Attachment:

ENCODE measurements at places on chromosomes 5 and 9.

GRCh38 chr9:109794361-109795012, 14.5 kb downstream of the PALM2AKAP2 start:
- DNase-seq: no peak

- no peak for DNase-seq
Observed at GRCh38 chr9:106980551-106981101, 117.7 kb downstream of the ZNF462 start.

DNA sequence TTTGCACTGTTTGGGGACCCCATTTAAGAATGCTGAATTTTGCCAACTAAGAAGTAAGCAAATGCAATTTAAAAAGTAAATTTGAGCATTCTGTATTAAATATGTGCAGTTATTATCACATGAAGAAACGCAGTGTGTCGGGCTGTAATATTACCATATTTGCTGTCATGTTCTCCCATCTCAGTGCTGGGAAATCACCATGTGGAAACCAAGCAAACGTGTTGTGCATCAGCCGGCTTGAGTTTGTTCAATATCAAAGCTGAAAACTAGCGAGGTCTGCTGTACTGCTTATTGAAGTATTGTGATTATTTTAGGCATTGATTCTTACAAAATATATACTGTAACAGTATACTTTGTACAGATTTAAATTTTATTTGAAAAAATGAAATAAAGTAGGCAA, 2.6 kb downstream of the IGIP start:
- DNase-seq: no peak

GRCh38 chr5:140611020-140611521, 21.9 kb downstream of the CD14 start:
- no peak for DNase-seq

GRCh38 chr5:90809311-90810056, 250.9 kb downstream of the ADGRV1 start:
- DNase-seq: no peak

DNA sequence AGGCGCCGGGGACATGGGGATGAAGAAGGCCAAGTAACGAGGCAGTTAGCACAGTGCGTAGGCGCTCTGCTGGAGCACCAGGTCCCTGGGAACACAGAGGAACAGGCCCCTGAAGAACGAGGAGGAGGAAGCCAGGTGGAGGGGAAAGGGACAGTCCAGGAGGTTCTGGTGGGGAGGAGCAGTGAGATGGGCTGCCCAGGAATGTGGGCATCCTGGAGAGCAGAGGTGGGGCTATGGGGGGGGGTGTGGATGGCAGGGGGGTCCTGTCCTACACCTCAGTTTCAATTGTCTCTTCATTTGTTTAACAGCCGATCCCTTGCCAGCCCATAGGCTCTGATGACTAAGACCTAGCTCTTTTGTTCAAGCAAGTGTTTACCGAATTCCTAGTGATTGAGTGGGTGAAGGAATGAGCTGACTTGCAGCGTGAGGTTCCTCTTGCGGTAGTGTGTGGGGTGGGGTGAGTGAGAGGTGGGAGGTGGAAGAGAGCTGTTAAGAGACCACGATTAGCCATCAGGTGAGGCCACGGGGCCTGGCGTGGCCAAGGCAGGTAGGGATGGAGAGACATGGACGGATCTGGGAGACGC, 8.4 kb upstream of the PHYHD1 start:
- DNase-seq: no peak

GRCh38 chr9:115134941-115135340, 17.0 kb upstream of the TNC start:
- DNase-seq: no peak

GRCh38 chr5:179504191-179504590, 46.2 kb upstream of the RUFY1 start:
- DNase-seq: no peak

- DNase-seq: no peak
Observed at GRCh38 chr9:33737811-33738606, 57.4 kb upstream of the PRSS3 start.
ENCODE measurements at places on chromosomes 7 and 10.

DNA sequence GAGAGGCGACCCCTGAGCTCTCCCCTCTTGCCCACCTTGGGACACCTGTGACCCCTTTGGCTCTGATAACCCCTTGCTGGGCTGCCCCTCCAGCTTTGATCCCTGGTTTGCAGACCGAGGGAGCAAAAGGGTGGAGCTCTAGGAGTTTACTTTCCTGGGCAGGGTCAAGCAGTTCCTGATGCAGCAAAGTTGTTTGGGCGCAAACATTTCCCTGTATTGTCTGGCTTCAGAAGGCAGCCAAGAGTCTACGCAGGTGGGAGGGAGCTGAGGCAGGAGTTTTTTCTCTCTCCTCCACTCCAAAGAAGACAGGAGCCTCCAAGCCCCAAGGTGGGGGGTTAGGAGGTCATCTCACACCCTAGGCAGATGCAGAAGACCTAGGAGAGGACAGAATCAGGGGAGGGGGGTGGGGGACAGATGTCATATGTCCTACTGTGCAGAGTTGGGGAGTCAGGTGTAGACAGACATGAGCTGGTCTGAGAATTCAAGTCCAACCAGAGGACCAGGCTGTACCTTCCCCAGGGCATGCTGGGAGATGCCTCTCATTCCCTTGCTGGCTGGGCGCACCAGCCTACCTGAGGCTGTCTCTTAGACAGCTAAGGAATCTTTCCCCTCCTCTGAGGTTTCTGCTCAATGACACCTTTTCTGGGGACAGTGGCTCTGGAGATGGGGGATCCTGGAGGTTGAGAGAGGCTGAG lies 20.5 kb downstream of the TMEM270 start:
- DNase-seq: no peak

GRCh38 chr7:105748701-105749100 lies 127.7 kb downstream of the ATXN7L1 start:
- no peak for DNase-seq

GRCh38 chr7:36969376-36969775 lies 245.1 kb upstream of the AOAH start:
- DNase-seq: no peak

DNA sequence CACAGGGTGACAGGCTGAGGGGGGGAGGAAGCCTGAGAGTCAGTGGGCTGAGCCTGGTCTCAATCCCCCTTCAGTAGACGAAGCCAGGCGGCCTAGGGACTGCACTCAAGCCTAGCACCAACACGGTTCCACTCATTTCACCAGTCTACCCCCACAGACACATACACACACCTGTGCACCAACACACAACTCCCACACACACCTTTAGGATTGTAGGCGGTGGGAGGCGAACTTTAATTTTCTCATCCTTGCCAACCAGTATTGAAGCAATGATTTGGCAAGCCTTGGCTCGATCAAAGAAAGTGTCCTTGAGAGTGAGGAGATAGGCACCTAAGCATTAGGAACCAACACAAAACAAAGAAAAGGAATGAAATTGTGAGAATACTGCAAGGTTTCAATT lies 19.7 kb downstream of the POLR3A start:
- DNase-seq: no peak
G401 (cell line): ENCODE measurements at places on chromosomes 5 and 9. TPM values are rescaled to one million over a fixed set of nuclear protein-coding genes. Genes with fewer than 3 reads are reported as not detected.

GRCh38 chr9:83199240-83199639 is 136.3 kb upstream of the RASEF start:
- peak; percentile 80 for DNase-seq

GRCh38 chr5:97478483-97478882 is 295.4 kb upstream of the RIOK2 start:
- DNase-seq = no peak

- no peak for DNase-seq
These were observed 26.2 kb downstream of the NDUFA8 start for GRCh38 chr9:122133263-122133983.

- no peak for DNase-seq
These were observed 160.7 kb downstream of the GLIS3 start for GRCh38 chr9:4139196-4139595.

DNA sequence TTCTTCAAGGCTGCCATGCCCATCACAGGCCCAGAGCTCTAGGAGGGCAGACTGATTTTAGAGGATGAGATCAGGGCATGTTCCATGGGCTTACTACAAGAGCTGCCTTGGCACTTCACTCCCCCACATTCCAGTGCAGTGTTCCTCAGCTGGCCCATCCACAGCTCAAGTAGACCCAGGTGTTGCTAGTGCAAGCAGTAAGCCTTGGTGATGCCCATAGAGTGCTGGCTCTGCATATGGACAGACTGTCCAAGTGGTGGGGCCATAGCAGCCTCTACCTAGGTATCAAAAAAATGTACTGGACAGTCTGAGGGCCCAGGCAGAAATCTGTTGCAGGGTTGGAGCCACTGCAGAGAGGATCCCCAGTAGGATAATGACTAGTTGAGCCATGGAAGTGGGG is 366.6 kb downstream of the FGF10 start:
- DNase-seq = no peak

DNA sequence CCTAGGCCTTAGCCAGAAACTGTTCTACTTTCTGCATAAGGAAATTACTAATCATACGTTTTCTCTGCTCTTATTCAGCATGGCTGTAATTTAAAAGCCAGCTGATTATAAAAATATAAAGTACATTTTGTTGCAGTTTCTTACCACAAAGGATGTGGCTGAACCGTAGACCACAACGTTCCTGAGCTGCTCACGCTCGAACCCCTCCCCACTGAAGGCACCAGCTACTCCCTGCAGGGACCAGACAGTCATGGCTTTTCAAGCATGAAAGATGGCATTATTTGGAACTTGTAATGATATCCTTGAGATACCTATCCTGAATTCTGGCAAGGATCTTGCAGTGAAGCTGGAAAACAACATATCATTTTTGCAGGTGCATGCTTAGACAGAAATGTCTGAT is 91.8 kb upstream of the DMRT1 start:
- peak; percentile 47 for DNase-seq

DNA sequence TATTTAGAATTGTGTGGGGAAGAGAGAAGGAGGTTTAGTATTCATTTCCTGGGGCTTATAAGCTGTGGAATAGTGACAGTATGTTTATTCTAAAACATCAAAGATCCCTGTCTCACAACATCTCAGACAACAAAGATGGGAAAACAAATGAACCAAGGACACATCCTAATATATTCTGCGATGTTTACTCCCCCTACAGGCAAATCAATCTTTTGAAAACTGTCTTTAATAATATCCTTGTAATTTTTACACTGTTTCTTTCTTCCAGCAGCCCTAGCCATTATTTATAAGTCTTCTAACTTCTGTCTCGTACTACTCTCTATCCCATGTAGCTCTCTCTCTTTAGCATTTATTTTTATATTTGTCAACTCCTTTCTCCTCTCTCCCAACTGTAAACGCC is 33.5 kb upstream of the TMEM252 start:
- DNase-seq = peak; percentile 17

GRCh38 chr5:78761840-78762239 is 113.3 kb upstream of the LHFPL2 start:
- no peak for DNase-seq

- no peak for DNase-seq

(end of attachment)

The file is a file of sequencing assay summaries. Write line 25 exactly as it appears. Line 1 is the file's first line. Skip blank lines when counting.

GRCh38 chr7:36969376-36969775 lies 245.1 kb upstream of the AOAH start: